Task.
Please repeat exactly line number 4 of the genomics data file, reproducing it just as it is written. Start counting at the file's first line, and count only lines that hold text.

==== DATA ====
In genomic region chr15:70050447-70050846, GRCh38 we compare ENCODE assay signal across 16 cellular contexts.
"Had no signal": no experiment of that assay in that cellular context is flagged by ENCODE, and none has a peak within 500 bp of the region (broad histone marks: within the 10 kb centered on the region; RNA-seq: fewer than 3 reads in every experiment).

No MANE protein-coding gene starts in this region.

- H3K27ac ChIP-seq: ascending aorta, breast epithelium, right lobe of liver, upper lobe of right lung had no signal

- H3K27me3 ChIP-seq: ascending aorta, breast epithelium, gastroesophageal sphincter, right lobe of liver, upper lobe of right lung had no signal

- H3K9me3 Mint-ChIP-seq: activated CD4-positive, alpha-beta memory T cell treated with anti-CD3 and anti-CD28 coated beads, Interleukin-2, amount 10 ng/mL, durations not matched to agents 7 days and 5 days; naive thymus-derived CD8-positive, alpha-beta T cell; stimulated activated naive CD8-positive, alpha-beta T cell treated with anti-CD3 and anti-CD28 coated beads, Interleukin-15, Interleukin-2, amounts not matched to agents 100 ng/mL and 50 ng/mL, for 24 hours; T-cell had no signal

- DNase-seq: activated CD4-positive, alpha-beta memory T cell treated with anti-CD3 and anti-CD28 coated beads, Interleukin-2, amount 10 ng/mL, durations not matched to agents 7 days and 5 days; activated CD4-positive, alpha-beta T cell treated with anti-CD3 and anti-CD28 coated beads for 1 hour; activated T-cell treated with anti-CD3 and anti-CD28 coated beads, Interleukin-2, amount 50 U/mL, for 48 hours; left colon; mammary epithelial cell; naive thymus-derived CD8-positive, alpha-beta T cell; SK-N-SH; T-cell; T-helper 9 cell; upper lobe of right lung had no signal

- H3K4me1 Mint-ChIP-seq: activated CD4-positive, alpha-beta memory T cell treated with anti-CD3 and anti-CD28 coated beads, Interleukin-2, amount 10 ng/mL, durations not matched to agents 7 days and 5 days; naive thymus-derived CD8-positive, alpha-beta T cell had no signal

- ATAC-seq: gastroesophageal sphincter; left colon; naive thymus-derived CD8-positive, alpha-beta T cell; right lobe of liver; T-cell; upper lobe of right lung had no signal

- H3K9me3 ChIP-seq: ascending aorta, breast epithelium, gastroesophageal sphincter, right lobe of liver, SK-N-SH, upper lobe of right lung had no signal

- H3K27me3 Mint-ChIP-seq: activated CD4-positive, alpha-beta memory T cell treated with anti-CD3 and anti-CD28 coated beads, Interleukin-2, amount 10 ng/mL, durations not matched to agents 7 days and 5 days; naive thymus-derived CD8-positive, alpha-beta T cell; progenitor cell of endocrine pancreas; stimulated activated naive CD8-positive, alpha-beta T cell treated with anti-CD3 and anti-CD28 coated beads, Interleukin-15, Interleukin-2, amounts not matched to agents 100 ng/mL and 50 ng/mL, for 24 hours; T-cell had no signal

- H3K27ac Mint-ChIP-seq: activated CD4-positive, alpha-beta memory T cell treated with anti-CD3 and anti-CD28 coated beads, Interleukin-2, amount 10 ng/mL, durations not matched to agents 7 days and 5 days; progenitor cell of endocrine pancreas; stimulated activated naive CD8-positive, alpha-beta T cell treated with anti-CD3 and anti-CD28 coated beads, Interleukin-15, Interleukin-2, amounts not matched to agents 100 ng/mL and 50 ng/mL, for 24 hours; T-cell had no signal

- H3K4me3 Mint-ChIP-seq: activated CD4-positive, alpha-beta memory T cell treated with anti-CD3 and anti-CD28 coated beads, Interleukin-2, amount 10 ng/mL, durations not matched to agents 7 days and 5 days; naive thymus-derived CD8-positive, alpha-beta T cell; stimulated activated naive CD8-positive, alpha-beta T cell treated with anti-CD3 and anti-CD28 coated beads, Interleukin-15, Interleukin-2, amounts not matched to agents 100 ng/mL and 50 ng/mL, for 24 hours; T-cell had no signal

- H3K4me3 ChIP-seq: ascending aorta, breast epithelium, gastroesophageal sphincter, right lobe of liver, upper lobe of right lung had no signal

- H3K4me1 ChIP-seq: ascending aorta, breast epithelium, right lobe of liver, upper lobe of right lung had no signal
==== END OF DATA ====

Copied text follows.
- H3K27ac ChIP-seq: ascending aorta, breast epithelium, right lobe of liver, upper lobe of right lung had no signal